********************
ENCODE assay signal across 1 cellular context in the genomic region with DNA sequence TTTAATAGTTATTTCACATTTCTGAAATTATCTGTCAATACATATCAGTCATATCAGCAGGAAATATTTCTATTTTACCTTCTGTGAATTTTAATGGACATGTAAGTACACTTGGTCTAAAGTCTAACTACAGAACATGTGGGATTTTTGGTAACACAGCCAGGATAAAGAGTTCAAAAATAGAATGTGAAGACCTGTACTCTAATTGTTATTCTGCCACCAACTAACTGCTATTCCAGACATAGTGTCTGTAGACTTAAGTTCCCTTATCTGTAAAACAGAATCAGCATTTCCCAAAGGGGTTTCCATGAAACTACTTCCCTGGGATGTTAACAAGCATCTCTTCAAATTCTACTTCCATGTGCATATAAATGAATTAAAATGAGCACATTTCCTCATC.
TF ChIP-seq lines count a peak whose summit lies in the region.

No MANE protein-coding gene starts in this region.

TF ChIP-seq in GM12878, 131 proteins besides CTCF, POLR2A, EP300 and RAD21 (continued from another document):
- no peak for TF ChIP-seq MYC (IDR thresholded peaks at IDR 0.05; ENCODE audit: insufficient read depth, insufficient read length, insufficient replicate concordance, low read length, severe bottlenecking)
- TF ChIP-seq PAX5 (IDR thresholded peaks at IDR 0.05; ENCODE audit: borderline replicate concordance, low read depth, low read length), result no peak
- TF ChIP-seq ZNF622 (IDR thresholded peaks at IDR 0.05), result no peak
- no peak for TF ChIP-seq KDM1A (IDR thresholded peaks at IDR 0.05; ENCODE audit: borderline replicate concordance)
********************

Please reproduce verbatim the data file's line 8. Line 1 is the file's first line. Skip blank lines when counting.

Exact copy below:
- no peak for TF ChIP-seq KDM1A (IDR thresholded peaks at IDR 0.05; ENCODE audit: borderline replicate concordance)